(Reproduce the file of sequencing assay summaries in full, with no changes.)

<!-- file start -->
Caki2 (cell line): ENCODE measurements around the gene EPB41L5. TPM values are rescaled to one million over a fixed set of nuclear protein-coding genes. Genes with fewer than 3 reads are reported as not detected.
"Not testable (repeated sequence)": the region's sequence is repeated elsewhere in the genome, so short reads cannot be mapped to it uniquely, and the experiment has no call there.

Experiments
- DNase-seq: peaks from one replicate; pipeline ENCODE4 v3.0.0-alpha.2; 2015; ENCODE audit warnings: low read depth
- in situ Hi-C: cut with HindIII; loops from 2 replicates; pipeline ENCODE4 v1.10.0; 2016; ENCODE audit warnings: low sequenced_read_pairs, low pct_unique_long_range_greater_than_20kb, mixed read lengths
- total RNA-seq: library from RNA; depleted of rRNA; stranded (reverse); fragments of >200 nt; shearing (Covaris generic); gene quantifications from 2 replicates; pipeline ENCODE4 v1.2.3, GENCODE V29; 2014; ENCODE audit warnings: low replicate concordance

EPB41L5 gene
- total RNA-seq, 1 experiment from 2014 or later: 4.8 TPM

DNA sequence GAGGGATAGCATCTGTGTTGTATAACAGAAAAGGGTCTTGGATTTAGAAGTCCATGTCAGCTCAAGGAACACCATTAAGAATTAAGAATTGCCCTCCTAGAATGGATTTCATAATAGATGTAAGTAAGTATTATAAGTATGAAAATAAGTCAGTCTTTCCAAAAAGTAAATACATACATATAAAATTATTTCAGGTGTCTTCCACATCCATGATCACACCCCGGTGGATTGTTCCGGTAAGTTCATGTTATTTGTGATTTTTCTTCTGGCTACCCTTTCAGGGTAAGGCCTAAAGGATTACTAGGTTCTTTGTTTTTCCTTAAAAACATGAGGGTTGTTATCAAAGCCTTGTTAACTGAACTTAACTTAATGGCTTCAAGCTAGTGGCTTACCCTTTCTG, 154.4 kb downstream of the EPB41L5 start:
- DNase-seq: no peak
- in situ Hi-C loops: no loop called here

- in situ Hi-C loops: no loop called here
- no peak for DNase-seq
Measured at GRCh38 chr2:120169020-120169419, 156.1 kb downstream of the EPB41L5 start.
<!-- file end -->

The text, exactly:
Caki2 (cell line): ENCODE measurements around the gene EPB41L5. TPM values are rescaled to one million over a fixed set of nuclear protein-coding genes. Genes with fewer than 3 reads are reported as not detected.
"Not testable (repeated sequence)": the region's sequence is repeated elsewhere in the genome, so short reads cannot be mapped to it uniquely, and the experiment has no call there.

Experiments
- DNase-seq: peaks from one replicate; pipeline ENCODE4 v3.0.0-alpha.2; 2015; ENCODE audit warnings: low read depth
- in situ Hi-C: cut with HindIII; loops from 2 replicates; pipeline ENCODE4 v1.10.0; 2016; ENCODE audit warnings: low sequenced_read_pairs, low pct_unique_long_range_greater_than_20kb, mixed read lengths
- total RNA-seq: library from RNA; depleted of rRNA; stranded (reverse); fragments of >200 nt; shearing (Covaris generic); gene quantifications from 2 replicates; pipeline ENCODE4 v1.2.3, GENCODE V29; 2014; ENCODE audit warnings: low replicate concordance

EPB41L5 gene
- total RNA-seq, 1 experiment from 2014 or later: 4.8 TPM

DNA sequence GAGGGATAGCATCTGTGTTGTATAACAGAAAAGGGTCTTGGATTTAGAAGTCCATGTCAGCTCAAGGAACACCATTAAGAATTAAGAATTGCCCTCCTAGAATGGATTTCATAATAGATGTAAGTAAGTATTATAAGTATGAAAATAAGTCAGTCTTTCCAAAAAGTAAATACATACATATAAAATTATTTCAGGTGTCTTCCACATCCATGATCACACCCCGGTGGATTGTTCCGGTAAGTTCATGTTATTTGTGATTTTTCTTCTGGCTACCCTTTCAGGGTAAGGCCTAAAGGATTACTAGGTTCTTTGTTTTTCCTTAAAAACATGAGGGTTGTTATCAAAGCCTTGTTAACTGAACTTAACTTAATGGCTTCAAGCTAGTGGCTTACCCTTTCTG, 154.4 kb downstream of the EPB41L5 start:
- DNase-seq: no peak
- in situ Hi-C loops: no loop called here

- in situ Hi-C loops: no loop called here
- no peak for DNase-seq
Measured at GRCh38 chr2:120169020-120169419, 156.1 kb downstream of the EPB41L5 start.